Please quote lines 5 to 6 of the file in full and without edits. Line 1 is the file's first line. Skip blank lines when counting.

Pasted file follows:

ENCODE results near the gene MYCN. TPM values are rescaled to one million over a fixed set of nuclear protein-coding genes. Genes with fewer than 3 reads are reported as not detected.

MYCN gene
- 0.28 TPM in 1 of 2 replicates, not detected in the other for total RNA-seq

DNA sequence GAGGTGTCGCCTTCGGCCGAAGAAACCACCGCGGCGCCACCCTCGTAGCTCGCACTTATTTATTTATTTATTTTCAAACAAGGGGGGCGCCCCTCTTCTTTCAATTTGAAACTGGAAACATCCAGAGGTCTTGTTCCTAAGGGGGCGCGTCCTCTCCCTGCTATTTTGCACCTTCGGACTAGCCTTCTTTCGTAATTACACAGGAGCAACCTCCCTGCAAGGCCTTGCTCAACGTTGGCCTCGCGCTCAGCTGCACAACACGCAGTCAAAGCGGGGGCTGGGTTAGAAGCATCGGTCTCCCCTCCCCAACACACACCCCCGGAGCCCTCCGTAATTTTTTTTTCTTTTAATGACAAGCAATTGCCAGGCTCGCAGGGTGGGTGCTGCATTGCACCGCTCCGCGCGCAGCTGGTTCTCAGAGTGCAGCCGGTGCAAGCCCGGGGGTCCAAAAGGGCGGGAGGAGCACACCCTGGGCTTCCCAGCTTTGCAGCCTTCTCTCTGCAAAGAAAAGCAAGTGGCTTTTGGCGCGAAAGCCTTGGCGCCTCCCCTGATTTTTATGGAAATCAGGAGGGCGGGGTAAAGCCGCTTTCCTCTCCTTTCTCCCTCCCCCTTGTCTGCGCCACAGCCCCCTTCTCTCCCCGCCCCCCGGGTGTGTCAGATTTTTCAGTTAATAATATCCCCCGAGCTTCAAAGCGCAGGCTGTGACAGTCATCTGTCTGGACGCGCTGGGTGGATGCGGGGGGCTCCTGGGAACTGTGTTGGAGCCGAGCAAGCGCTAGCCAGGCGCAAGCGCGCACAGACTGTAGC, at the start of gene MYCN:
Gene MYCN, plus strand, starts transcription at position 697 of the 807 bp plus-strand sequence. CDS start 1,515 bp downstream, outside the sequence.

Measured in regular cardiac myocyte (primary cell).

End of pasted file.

Gene MYCN, plus strand, starts transcription at position 697 of the 807 bp plus-strand sequence. CDS start 1,515 bp downstream, outside the sequence.

Measured in regular cardiac myocyte (primary cell).